RUSH: Michael in Cleveland’s been waiting for quite a while, and I appreciate it. It’s great to have you on the program, sir. Hi.
CALLER: Hey, Rush, thanks for taking my call. I just wanted to make a brief point. Earlier in the program you mentioned that a lot of Trump supporters, you know, maybe knew a lot of what he was talking about when he was missing the low-hanging fastballs and that half of Hillary’s supporters probably even knew that. My question is, or my point is that I think he did miss a golden opportunity because, by that analysis, half of Hillary supporters don’t know these things about the Clinton Foundation, about the emails, about Benghazi, and I think that’s sort of maybe what upset some people that support him. Not so much that, you know, he didn’t say what we know, but with a hundred million people watching, you know, maybe, you know, 20 million don’t know some of these —
RUSH: Ah, that’s a good point.
RUSH: That’s a good point. That is a good point. It was an opportunity to inform others who may not know because all they read is the Drive-Bys and the Drive-Bys cover this stuff up.
CALLER: Exactly. So I think that’s why some people on our side were going, “Gosh, you know, you missed, you missed, you missed.” And it wasn’t that, you know, we wanted to hear him preach to the choir, but, you know, a golden opportunity with all those eyeballs on that debate last night.
RUSH: So you were one of the ones that was disappointed. Do you think he hurt himself at all by this?
CALLER: I don’t think he hurt himself. I agree with you on the fact that he’s talking to the people, and, you know, we want him to fight even more. As someone that’s a supporter I’m on the fence with him a little bit, but I don’t think he hurt himself. But I do think he missed some opportunities to get some of the moderate people on board to draw attention to some of these items that, like you said —
RUSH: Yeah, that’s a good point.
CALLER: — they were just low hanging fastballs.
RUSH: Whether they’re moderates or wackos, it doesn’t matter. That’s an excellent point, that by not mentioning it, he missed the chance to educate and force others to be talk about it, force her to talk about it.
RUSH: Well, look, there are two more debates. And one thing I saw, I saw a Trump tweet after the debate. It wasn’t a complaint. He was noting that there were no questions on Benghazi, there were no questions on the emails, and there was no questions on the Clinton Foundation. And I have to say, I looked at that and said, “Donald, doesn’t matter. That’s why you’re there. If Lester doesn’t bring ’em up, bring ’em up yourself. You can answer any question Lester asks you with anything you want to say. Lester could ask you about race relations and you could launch into the foundation.”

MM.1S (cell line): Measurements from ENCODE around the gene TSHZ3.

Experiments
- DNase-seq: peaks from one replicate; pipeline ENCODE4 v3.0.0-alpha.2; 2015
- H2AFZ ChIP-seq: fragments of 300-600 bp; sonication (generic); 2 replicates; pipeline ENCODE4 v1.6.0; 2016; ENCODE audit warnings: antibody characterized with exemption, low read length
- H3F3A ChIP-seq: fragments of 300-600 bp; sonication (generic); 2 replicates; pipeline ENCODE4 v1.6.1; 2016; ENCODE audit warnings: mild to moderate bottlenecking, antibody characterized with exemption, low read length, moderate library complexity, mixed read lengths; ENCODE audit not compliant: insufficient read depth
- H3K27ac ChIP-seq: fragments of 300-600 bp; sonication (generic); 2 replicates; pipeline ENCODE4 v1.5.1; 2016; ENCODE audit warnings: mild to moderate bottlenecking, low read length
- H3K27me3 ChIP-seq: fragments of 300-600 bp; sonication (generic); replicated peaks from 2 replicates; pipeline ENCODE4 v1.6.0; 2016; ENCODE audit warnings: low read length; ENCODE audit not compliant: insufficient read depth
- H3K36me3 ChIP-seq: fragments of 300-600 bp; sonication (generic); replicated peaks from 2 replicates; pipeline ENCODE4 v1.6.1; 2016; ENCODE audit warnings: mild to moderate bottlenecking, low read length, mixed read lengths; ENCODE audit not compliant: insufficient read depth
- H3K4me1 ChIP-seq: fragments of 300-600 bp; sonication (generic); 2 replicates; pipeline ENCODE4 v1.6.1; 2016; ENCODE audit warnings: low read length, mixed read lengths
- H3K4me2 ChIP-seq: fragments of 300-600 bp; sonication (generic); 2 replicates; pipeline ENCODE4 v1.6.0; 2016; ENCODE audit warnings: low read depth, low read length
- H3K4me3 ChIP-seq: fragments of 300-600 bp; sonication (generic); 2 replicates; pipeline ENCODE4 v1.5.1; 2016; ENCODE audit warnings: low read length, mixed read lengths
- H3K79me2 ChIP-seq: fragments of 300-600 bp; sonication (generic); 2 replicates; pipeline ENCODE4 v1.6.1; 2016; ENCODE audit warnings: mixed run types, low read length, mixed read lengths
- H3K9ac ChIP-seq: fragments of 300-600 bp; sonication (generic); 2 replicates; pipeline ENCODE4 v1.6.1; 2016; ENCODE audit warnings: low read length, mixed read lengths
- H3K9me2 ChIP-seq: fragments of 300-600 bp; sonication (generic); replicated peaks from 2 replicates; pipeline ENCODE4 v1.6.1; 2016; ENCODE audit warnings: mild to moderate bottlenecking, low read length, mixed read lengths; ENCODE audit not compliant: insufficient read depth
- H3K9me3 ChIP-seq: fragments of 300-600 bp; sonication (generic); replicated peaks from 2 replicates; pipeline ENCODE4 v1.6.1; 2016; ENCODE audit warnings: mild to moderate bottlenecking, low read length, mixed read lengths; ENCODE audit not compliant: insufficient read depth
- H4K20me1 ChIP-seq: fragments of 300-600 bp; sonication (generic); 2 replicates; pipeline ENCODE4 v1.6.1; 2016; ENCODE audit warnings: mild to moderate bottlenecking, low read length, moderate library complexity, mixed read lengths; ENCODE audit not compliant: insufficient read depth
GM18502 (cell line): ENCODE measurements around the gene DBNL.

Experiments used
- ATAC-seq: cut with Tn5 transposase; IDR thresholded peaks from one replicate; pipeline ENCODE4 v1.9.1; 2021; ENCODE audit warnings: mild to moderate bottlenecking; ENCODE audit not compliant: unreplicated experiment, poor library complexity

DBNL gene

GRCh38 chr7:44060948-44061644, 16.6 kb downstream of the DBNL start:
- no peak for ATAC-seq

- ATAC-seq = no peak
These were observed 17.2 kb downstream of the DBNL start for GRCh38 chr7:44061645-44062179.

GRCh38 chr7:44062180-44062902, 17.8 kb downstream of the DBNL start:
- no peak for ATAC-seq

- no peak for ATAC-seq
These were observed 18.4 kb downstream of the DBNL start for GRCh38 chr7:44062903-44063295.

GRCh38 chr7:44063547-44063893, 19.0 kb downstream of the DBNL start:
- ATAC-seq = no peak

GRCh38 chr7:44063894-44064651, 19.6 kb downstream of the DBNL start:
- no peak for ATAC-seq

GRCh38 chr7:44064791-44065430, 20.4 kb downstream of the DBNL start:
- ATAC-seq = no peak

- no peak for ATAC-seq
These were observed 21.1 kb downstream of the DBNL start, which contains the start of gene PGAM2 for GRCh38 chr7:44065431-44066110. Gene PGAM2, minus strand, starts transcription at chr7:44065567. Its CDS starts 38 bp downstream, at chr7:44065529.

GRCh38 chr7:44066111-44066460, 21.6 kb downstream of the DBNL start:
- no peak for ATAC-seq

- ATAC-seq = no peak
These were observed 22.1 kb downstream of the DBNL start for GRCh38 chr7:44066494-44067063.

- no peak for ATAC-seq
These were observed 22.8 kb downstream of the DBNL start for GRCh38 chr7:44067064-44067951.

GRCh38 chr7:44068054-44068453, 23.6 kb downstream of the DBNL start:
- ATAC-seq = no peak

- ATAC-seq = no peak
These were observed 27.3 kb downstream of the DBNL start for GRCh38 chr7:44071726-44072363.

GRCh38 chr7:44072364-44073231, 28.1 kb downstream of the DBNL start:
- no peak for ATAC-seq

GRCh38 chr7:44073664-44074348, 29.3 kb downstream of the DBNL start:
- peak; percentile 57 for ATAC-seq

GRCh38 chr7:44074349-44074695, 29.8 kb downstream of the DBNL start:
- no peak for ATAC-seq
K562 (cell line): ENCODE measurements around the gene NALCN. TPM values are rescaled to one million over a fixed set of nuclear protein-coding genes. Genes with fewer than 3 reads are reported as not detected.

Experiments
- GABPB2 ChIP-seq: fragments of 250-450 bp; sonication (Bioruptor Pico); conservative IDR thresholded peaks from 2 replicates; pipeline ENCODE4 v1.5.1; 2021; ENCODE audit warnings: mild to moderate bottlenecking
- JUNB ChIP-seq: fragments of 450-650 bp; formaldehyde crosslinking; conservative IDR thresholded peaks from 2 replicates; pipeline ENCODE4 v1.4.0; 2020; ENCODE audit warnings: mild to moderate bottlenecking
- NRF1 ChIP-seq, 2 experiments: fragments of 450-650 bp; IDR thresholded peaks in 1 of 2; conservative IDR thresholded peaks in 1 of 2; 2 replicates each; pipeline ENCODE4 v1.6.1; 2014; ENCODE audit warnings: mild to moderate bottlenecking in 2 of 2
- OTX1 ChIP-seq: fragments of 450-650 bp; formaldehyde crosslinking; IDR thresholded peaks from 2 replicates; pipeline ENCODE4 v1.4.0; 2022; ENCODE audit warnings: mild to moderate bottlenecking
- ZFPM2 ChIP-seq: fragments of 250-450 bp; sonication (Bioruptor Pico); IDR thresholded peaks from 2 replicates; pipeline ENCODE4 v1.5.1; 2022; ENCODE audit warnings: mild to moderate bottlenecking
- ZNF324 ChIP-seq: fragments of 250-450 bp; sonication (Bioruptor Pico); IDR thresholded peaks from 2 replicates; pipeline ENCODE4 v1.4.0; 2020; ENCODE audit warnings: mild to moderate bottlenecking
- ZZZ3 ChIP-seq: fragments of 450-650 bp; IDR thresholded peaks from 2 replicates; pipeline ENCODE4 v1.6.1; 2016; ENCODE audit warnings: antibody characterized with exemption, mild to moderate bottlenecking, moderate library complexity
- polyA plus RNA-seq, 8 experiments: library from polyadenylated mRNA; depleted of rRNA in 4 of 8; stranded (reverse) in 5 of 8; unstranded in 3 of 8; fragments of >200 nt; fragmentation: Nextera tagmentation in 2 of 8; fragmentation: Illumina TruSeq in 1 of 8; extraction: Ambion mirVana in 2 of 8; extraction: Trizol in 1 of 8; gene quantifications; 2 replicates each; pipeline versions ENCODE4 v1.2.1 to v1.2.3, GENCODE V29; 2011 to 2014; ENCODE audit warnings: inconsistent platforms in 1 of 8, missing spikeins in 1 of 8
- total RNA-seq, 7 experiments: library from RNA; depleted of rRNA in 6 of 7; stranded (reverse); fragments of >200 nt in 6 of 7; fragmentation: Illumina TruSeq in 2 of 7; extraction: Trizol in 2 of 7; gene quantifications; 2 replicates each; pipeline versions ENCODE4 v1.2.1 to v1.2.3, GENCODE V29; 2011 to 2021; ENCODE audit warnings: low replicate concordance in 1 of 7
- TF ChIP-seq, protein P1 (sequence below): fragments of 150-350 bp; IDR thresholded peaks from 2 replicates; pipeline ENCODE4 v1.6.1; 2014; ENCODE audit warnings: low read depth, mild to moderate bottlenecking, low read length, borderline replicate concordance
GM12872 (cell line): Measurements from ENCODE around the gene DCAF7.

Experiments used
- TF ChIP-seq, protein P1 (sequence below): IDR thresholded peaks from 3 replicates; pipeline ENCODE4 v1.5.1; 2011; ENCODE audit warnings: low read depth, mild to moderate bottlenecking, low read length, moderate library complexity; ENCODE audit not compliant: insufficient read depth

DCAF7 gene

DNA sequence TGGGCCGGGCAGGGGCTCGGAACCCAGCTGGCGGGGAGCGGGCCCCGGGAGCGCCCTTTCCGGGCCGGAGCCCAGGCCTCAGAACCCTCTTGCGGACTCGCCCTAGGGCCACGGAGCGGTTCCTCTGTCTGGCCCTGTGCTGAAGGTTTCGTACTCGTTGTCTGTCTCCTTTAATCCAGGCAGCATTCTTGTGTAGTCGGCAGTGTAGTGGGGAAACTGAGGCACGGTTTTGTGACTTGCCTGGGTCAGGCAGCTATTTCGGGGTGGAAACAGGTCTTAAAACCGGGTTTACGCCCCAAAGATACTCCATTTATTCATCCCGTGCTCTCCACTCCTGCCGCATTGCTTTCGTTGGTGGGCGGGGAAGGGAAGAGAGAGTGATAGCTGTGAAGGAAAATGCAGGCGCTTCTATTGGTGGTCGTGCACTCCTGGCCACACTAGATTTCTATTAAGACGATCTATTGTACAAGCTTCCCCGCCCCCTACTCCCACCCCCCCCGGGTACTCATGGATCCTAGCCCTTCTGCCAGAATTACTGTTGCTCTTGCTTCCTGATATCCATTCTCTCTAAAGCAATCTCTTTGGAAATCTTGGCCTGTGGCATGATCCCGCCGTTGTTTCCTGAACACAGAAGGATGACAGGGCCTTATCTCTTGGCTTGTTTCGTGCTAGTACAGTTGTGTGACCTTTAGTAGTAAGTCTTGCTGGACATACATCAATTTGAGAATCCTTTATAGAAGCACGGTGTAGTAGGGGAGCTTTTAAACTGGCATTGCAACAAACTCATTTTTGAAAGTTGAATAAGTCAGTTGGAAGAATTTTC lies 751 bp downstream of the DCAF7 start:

Folks, we’re overlooking something here, or maybe not giving it enough weight. This was a big deal last night for Trump. I’m not making any excuses here by any stretch. Don’t anybody misunderstand me here. I’ve done radio all my life. The first time I did television, I was petrified. I was so self-conscious, ’cause I wasn’t experienced at it. It’s a whole different thing than radio, where I have literally no nervousness, qualms, self-consciousness. On TV it’s all different.
I was talking about Arnold Palmer yesterday. I met Arnold Palmer at the Bob Hope Chrysler Classic. Bob Hope was still alive. It was the last year that Bob Hope actually attended the tournament, and I was paired with Arnold Palmer on day one. And my partners were Tom Glavine of the Atlanta Braves and Chris Chandler of the Atlanta Falcons. I don’t play golf for a living, but I’ve got this giant television audience, I’m in Arnold Palmer’s foursome meeting him for the first time. I am nervous as I can be.
On the first tee I’m just praying — it was over water — I was just praying, I don’t care what it looks like, just don’t let me hit this in the water. I end up birdieing the hole with like a 50-foot putt, and Arnold Palmer says, “I’m impressed.” And I said, “Mr. Palmer, I am so nervous, I can’t begin to tell you.” And I think Trump last night — I’m not saying he was nervous, don’t misunderstand. I’m saying he did something last night that hasn’t been done in our lifetime, somebody that’s not in politics do something like that against somebody, whoever it is, who has made a lifetime of it.